While there is enough academic literature available about the functional and decorative characteristics of textiles, for generations creative fraternity has been weighing the suitability of fabrics for their projects on the basis of their visual and tactile characteristics. Visual and tactile qualities go a long way in deciding the aesthetic as well as the functional details of the end-product. Sewing decisions like selection of design, right kind of seam, right kind of presser foot , selection of lining fabric etc. would depend on the visual and tactile qualities of fabrics in many projects.
The terms ‘visual’ & ‘tactile’ can be loosely translated into ‘look’ & ‘feel’ of the fabric!
What are Visual Qualities of a fabric?
The visual characteristics include colour, lustre/shine & surface design. Fall/Drapeability can also be defined as a visual quality of the fabric in a certain way.
Of the 4 visual qualities, colour is easier to explain however difficult to understand! (Nina’s mom would often request the shopkeeper to take the shortlisted rolls of fabric outside in natural light for her final selection. The wise seamstress was mindful of the fact that same colour appears differently in different artificial light sources and natural light was the most widely acceptable standard).
Lustre can be defined as the sheen or glow on the fabric. Fabrics like silk and satin are more lustrous than cotton and wool. Fabrics with high lustre are generally preferred for embellished wear like for parties and performances. Fabrics with low lustre are worn for more sombre occasions like work and casuals.
Surface design of fabrics is an all-inclusive category which can be explained in different ways. While fabric surface could be plain, printed or shaded. It could also be covered with visible texture like pile in towels and ribs in corduroy (true these are ‘touch’ features, but they also convey certain visual cues). Additionally, there could be fabrics like velvet which provide the impression of softness, depth and sheen simultaneously. It is interesting to note here that ‘texture’ can find place in both visual and tactile qualities. This is due to the reason that with modern technology, fabric textures & prints are capable of producing texture perception (example 3D prints), which do not actually exist. However, this texture perception can go a long way in deciding the aesthetics of the finished product.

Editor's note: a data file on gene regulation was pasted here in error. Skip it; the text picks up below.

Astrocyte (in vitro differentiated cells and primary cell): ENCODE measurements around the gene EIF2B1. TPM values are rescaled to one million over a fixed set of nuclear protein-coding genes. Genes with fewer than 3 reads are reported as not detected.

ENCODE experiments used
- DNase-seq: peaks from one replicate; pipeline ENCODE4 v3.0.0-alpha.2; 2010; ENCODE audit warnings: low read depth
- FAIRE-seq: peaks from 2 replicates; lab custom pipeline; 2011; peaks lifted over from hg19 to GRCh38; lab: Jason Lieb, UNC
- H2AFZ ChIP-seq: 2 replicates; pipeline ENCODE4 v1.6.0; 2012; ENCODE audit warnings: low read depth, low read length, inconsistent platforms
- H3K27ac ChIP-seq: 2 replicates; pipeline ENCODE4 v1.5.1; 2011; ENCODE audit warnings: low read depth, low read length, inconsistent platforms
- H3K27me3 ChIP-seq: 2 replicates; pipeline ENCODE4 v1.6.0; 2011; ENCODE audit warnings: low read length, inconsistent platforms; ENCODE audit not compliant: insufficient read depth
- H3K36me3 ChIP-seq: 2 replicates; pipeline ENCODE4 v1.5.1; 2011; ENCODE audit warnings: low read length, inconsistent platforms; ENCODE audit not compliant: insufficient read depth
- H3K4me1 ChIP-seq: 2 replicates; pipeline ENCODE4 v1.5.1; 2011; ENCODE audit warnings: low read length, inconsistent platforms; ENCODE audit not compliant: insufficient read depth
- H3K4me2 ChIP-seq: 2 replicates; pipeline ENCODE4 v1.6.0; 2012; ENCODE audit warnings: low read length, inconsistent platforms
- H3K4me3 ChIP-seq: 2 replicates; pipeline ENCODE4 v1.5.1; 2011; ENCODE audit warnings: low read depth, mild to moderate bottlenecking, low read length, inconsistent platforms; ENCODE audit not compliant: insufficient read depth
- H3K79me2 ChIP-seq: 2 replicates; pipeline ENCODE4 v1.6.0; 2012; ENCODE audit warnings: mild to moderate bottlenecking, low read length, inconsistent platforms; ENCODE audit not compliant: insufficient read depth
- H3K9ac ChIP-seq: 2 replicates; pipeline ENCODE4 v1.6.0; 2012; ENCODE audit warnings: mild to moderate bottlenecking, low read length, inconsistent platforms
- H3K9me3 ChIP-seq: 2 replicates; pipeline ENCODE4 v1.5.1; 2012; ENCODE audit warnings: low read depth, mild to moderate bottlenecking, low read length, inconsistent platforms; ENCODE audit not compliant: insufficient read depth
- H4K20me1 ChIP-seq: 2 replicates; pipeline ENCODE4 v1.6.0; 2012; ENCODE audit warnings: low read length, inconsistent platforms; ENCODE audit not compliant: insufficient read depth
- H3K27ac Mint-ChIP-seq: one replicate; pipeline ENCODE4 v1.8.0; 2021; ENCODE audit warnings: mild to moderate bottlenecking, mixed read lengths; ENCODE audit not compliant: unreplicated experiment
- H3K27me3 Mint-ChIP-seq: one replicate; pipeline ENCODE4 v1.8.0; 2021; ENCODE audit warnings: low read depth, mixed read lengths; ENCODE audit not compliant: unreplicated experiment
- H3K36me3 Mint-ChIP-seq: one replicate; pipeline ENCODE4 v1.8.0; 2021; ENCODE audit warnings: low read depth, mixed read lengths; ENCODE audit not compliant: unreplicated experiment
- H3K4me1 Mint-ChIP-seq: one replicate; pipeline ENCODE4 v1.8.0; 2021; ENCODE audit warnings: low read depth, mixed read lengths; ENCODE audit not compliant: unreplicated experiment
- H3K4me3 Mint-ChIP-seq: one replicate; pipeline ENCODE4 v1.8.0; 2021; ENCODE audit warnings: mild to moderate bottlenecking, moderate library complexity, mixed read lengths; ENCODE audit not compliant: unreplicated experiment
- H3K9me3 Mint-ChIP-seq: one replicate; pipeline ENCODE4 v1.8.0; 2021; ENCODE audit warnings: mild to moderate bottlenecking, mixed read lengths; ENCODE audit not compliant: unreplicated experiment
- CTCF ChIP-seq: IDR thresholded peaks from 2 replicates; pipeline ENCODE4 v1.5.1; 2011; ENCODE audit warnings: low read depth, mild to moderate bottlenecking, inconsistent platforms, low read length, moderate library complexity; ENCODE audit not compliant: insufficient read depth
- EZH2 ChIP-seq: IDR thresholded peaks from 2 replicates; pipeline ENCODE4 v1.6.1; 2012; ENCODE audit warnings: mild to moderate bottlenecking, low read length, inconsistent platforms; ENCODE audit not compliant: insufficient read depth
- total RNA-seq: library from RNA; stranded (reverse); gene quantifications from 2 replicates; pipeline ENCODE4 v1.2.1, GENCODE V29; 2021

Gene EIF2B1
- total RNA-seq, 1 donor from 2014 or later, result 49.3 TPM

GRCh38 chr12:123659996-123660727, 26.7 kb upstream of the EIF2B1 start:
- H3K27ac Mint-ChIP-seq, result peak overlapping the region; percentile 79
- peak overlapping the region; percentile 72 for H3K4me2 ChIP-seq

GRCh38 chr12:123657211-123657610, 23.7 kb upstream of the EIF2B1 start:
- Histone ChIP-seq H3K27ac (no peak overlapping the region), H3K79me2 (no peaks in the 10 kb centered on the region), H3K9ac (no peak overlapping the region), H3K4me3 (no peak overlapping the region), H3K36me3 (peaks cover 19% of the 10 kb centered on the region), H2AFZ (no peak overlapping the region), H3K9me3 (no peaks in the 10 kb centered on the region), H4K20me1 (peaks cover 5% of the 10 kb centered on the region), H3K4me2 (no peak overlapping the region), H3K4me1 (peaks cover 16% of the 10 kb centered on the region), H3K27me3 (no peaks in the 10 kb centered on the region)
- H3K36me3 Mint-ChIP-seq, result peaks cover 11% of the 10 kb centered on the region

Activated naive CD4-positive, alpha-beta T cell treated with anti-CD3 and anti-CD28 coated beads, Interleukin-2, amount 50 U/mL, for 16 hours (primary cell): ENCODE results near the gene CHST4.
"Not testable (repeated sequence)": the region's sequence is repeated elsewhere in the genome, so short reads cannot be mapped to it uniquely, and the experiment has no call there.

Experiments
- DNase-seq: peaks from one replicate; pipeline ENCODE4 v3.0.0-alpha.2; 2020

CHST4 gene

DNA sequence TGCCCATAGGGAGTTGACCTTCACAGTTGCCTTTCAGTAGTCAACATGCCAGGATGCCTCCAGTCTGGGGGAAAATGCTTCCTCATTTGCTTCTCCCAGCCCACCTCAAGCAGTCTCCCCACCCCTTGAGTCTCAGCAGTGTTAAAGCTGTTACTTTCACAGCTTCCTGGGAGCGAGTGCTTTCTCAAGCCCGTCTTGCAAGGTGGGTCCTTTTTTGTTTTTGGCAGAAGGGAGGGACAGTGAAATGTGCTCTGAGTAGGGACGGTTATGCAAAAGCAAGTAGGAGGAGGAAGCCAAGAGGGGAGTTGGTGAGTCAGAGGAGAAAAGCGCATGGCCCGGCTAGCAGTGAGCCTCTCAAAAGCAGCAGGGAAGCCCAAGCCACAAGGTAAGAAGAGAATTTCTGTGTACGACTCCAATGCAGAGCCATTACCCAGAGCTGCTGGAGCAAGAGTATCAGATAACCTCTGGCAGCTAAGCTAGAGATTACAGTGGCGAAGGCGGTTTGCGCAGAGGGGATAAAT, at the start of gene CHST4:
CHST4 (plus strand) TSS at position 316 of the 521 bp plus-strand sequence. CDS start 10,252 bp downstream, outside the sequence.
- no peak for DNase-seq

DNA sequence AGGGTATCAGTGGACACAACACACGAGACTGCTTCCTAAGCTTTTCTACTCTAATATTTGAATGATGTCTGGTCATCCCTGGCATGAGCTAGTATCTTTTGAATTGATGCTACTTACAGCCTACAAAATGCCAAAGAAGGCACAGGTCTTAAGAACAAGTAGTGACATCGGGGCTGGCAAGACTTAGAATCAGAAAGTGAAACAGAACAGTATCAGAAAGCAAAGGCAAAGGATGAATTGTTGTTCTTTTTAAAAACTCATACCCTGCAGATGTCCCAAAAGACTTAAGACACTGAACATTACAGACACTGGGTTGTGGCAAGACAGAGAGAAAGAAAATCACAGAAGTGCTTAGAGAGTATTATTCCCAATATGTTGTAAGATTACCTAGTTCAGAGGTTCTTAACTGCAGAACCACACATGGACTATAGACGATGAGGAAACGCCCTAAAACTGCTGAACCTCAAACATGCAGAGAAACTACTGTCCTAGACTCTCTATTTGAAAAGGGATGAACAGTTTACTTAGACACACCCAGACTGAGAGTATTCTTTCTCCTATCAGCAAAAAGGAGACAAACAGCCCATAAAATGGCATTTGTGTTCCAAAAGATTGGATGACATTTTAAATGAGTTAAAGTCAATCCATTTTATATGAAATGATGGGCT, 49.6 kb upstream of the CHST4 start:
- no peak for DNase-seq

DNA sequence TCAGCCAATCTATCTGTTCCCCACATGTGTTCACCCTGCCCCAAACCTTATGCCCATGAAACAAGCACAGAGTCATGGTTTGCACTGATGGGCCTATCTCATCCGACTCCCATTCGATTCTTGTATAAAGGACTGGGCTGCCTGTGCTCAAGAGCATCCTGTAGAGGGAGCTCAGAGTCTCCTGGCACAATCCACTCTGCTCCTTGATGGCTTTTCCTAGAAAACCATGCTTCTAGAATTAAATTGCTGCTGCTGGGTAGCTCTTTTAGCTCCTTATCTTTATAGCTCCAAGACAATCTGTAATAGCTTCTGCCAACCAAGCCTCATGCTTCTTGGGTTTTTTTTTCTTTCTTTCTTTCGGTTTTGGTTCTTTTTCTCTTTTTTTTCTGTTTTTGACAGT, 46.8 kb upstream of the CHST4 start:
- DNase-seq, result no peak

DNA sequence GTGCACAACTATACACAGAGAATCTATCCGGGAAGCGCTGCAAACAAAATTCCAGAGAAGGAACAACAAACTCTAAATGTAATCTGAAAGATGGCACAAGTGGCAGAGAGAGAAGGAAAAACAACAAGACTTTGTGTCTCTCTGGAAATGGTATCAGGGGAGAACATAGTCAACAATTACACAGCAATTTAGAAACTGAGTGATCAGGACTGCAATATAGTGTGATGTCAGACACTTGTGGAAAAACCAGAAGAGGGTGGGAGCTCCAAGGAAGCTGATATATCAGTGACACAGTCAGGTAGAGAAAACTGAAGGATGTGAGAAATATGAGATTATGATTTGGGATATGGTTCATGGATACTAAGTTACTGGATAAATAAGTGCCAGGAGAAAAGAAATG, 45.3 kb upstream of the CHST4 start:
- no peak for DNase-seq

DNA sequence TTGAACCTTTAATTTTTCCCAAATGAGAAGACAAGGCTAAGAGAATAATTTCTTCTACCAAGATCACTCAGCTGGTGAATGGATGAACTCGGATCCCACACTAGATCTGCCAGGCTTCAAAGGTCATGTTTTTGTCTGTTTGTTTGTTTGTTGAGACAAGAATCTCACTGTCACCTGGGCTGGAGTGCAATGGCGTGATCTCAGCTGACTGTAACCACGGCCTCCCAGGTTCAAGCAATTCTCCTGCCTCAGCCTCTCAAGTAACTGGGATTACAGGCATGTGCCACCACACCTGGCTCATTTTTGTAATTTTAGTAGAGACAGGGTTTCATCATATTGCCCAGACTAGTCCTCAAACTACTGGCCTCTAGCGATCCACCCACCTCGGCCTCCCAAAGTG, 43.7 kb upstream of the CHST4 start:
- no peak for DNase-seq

Fall or drapeability of the fabric is another characteristic that can be categorised under visual as well as functional characteristics. If fall or drapeability was not an important visual characteristic, creative enthusiasts would have been free to choose between an organdie or fish-net fabric for a particular outcome. The fact that one cannot be substituted for the other proves that there is also a visual element to fall/drape in addition to functional aspects.
What are Tactile qualities of a fabric?
Tactile qualities of fabric can be described as all the qualities that respond to touch in a distinct way. A pile in towel fabric can be pressed down with gentle pressure. A 3-D texture pattern can be felt by the skin. Velvet & corduroy reflects light differently when the pile is brushed in opposite direction. An experienced person can differentiate between the touch of a satin and silk, though both would be slippery to touch. Weaves with extra yarn in the warp / weft or both create fabrics with premium textures that add to both visual and tactile appeal.
The relevance of tactile qualities of fabric are not just limited to aesthetic appeal. Tactile qualities have a role to play in deciding the functionality of a fabric. Towels are always made of pile fabrics because the extra yarn loops in the pile provide softness and extra surface area of thread that can quickly absorb moisture. This is typically why a towel fabric dries wet skin quicker than the plain fabric.
Nina’s mom is not trained to be a textile scientist or academician! She is a talented, intelligent woman, trained in the laboratory of life and her wisdom has been continuously sharpened by experience and practice. She understands that by evaluating the individual visual and tactile qualities of fabric, she can select the right material that could help her design and develop a perfect piece of textile craft.
‘Look and feel’ as they said in those days….